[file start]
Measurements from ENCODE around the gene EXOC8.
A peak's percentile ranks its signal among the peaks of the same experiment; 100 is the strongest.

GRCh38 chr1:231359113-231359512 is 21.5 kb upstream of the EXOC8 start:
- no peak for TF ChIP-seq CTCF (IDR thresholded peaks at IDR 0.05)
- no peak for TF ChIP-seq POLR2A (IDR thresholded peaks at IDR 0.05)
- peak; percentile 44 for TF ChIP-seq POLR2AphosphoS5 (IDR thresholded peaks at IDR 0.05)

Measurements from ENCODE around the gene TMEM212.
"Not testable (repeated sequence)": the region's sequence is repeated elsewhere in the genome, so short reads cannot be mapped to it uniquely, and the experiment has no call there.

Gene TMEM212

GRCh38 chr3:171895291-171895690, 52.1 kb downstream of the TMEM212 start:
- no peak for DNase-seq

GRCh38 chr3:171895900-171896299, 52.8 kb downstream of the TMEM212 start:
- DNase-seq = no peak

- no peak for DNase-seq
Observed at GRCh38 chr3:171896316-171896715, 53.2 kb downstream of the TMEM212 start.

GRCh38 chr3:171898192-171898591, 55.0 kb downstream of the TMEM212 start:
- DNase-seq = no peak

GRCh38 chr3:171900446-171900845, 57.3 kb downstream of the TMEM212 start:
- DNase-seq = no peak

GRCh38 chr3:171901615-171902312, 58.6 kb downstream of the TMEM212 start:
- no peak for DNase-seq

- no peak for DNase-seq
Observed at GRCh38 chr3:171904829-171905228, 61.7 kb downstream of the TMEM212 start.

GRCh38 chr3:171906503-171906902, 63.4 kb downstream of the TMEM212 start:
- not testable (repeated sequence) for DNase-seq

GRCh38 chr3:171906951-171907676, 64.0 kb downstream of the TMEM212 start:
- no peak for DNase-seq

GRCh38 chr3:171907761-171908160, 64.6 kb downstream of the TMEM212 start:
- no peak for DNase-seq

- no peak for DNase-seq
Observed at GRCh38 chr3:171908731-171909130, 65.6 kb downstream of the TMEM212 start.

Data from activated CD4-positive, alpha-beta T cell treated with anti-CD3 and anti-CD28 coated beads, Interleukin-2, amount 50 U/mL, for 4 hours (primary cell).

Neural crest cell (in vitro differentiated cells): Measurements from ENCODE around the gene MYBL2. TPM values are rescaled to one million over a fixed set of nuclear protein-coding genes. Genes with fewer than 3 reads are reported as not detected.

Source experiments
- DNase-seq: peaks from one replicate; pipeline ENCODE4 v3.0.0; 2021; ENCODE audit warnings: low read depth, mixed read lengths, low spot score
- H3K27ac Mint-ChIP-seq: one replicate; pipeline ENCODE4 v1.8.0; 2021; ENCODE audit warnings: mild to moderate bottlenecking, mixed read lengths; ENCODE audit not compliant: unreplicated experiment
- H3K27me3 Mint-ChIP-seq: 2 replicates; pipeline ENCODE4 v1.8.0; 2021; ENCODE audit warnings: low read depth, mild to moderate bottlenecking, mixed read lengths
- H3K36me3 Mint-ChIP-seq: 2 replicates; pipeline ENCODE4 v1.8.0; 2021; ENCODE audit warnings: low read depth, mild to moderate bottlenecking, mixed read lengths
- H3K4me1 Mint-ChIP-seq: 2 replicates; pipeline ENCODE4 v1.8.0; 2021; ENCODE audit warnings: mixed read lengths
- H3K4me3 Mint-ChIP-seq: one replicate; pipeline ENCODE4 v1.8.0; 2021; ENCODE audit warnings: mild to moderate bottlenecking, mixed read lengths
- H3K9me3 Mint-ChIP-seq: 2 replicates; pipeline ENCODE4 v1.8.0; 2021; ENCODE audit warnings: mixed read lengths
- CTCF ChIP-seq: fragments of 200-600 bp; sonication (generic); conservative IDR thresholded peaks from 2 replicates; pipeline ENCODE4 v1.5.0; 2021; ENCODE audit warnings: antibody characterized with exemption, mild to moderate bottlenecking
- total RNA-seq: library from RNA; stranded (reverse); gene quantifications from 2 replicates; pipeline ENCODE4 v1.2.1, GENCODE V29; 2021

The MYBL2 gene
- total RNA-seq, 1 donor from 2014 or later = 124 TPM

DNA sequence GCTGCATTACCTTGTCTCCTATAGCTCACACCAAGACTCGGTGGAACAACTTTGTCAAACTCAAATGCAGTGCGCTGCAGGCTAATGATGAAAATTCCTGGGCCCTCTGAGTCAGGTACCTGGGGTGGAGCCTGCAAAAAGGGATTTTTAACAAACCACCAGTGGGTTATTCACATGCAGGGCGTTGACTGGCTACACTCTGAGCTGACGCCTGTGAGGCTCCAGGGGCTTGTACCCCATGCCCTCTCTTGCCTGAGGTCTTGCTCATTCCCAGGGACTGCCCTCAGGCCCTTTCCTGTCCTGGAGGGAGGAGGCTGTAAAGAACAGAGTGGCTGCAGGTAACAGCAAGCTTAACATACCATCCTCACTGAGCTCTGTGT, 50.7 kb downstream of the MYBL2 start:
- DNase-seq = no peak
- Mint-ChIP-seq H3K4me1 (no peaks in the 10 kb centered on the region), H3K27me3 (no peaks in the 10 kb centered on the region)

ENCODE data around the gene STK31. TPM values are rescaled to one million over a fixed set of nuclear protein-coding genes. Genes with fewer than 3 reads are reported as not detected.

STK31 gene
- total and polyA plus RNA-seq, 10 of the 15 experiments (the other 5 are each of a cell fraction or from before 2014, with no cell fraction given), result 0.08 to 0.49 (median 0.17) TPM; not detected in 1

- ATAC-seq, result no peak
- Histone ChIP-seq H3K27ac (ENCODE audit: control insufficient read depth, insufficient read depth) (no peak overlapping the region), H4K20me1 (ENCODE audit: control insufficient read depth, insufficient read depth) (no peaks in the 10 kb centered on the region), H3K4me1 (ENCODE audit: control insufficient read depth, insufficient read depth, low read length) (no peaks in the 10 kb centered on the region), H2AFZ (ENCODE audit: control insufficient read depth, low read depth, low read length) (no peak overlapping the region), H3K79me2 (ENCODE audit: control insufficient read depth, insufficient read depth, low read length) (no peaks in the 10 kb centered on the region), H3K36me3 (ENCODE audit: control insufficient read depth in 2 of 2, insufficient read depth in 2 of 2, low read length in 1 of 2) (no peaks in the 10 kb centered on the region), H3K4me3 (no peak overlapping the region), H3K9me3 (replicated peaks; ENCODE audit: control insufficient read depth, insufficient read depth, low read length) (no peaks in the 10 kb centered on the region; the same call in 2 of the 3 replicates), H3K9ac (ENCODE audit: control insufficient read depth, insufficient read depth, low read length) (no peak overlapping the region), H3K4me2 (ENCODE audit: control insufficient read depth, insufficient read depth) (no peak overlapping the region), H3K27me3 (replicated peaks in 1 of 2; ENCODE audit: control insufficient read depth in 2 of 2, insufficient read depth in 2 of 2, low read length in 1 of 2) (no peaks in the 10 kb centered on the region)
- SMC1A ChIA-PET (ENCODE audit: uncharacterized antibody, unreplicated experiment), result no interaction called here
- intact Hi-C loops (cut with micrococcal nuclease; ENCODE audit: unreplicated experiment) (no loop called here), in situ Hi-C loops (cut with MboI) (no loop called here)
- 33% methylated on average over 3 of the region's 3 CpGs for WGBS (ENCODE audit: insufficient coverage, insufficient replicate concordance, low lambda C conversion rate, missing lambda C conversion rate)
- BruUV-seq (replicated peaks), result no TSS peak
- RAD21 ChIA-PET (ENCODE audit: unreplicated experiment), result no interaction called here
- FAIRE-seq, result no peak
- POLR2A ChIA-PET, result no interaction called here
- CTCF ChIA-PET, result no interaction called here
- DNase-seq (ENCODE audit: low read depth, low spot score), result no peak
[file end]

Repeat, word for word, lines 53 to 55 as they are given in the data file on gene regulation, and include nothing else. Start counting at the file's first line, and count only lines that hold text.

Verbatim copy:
- Histone ChIP-seq H3K27ac (ENCODE audit: control insufficient read depth, insufficient read depth) (no peak overlapping the region), H4K20me1 (ENCODE audit: control insufficient read depth, insufficient read depth) (no peaks in the 10 kb centered on the region), H3K4me1 (ENCODE audit: control insufficient read depth, insufficient read depth, low read length) (no peaks in the 10 kb centered on the region), H2AFZ (ENCODE audit: control insufficient read depth, low read depth, low read length) (no peak overlapping the region), H3K79me2 (ENCODE audit: control insufficient read depth, insufficient read depth, low read length) (no peaks in the 10 kb centered on the region), H3K36me3 (ENCODE audit: control insufficient read depth in 2 of 2, insufficient read depth in 2 of 2, low read length in 1 of 2) (no peaks in the 10 kb centered on the region), H3K4me3 (no peak overlapping the region), H3K9me3 (replicated peaks; ENCODE audit: control insufficient read depth, insufficient read depth, low read length) (no peaks in the 10 kb centered on the region; the same call in 2 of the 3 replicates), H3K9ac (ENCODE audit: control insufficient read depth, insufficient read depth, low read length) (no peak overlapping the region), H3K4me2 (ENCODE audit: control insufficient read depth, insufficient read depth) (no peak overlapping the region), H3K27me3 (replicated peaks in 1 of 2; ENCODE audit: control insufficient read depth in 2 of 2, insufficient read depth in 2 of 2, low read length in 1 of 2) (no peaks in the 10 kb centered on the region)
- SMC1A ChIA-PET (ENCODE audit: uncharacterized antibody, unreplicated experiment), result no interaction called here
- intact Hi-C loops (cut with micrococcal nuclease; ENCODE audit: unreplicated experiment) (no loop called here), in situ Hi-C loops (cut with MboI) (no loop called here)